When using my dog’s name as a cue for attention, I have to be clear about my criteria. What do I want my dog to do when I say their name? Here are some examples:
Turn his head and look in my general direction for two seconds
Turn his head and look at my eyes for two seconds
Turn his head away from a distraction and look at my eyes for five seconds
Turn his head away from a distraction, run to me from ten feet away, and look at my eyes for ten seconds
Turn his head away from a distraction and maintain eye contact with me while walking past a distraction for fifteen steps
It’s likely that the first couple of these examples would be easier for your dog, while the ones at the bottom of the list are more difficult. It’s important to be clear about what we expect from our dogs when we use their name as a cue for attention. Attention is a behavior that we can reinforce! And, we have to pay our dogs generously and strategically to build sustained attention. If you use your dog’s name as a cue for attention and don’t reinforce it, your dog will pay attention less frequently because paying attention doesn’t work for them.
Dogs who do not respond to their names, or who cannot pay attention in challenging environments are frequently accused of “not listening” or being “stubborn.” The good news is that these dogs can learn how to pay attention and they’re not actually suffering from a character flaw. When we know we’re using our dogs’ names as a cue for attention, we can align our expectations with what our dogs can do and incrementally build the behavior of paying attention.
Using Your Dog’s Name as Praise or Happy Talk
“Gus, you are so good, and so smart, and so special. And you are the best rashy Chihuahua mix on the planet!” This is an example of working my dog’s name into a bit of praise. Praise is a “conditioned reinforcer.” That means that it has value to my dog because I’ve paired praise and happy talk with snacks and other stuff that my dog enjoys! Because I’ve worked his name as a +CER, his name fits in well with praise when I use it this way. If his name predicts unpleasantness for him on a regular basis, using it in praise may confuse him and also make my praise less effective.
An aside, we adopted Gus when he was ten years old. We changed his name to Gus. We trained his name in the way I’ve described, and this is his expression when you say his name and talk to him. Even old dogs can reinvent themselves.
Using Your Dog’s Name as a Noun
As human beings, we need to communicate to other human beings about our dogs (perhaps some of us more than others). We use their names to refer to them in speech, even if we’re not addressing them. “I’m going to make a vet appointment for Mulligan” is the example listed above.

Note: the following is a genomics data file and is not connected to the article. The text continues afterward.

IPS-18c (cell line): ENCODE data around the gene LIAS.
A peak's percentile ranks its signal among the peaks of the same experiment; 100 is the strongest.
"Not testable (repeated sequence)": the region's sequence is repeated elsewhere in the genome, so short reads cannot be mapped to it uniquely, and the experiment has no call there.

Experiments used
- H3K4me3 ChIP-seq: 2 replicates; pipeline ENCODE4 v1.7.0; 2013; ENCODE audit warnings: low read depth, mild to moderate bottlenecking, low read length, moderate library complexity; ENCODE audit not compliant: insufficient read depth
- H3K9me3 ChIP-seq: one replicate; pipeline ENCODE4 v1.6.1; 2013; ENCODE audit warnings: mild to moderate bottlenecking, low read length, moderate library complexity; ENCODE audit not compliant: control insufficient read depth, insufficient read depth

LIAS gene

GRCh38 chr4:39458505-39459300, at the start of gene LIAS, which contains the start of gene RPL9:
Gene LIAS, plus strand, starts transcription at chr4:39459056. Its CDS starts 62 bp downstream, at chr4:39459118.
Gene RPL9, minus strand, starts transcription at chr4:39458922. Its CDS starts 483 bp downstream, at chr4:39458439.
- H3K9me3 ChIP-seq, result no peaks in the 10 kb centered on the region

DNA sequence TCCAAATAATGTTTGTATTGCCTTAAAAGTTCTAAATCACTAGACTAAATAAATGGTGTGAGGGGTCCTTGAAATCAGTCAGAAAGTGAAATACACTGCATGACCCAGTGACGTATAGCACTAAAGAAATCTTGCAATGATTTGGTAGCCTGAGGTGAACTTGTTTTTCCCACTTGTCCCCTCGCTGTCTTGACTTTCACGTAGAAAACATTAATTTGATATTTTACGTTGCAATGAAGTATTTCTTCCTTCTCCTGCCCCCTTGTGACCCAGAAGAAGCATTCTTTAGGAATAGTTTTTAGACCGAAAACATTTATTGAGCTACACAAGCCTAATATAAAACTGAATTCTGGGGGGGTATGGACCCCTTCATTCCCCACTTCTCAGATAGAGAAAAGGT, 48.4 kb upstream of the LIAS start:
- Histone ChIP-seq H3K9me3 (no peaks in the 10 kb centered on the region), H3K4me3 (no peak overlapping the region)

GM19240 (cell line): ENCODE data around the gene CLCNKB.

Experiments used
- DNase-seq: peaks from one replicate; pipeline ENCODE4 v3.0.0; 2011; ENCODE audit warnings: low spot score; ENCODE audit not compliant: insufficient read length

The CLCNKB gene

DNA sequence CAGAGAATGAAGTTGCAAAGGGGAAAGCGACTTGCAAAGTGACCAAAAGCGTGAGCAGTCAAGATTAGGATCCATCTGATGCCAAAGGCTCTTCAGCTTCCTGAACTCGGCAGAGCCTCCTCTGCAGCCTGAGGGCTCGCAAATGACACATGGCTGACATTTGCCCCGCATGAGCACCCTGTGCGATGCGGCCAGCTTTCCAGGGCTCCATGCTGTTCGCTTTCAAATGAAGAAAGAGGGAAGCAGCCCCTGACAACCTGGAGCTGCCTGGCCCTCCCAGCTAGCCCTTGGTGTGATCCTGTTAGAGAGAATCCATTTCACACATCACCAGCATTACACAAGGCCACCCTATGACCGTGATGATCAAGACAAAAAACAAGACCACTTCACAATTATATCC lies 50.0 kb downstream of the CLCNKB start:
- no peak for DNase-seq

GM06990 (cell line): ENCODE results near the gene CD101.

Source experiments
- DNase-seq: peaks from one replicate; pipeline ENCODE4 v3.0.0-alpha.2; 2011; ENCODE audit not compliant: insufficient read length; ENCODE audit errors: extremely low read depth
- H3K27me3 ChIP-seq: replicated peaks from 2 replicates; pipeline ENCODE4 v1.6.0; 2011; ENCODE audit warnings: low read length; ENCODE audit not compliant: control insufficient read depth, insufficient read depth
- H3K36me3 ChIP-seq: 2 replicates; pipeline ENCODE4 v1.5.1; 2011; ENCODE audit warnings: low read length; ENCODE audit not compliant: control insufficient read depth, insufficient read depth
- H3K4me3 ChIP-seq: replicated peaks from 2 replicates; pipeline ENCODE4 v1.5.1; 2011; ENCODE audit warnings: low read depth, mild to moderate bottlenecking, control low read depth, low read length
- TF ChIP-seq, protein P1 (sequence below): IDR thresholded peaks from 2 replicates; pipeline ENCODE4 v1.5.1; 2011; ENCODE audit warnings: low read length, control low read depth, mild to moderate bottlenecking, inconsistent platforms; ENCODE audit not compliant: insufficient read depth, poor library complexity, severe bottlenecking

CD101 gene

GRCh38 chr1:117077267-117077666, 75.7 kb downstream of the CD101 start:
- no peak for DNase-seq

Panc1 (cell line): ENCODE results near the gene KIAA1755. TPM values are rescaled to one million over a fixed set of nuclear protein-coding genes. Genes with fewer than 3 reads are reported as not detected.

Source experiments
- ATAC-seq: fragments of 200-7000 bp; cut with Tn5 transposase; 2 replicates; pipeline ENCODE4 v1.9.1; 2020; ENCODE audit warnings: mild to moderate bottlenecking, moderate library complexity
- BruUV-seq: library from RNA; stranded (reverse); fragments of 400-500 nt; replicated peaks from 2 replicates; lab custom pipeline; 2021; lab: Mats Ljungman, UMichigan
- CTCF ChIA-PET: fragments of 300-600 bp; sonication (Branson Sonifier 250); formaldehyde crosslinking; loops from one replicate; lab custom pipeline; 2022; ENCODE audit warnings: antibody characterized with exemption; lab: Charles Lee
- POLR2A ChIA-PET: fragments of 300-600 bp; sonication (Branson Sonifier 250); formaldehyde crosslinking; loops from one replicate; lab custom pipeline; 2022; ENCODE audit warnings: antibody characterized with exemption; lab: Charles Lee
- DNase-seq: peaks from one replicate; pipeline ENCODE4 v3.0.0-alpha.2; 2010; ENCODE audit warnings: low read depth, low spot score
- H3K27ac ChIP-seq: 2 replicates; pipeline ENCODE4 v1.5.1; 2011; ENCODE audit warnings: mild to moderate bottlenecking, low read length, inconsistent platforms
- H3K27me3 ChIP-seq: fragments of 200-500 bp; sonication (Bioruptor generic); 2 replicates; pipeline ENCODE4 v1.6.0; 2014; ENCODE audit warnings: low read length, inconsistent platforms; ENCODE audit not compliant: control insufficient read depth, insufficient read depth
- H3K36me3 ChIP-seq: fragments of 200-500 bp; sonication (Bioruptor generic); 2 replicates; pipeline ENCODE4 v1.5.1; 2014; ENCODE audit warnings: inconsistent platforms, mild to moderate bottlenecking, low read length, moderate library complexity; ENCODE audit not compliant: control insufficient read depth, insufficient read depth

What if Mulligan hears me and walks over because he heard me use his name? I’d likely reinforce his behavior somehow, even though my purpose was not to cue his attention.
Using Your Dog’s Name Because It’s Reinforcing for You
I talk to my dogs. A lot. On any given day, you might hear me asking how they’re doing, telling them what we’re going to do, etc. They cannot converse with me. So, why do I do it? The best reason I can think of is simply that I like doing it. I keep talking to them because it’s reinforcing for me and it makes me feel good.
While I try to be thoughtful about using their names, I do say my dogs’ names in my everyday speech to them. It’s likely that when I’m speaking to my dogs that they interpret their names as a +CER and/or a cue for attention, and the rest of my words as praise or happy talk. It’s also likely that their attention is what’s reinforcing my behavior of talking to them. But, I predict that if I’m lucky enough for my dogs grow old and lose their ability to hear, I will likely still talk to them, even if their attention behaviors decrease.
As you can see, our usage of dogs’ names works in several ways in our shared lives together.
In my group classes, I frequently coach students on using their dog’s name thoughtfully. It’s up to us to help our dog’s names become meaningful to our dogs.
When you say your dog’s name, what do you hope will happen next? How can you help your dog be successful when you say their name in this context?
Special thanks to Melanie Cerone of Melanie Cerone, Ph.D., Canine Behavior Consulting for helping me analyze my own behavior of asking my dog how he slept last night.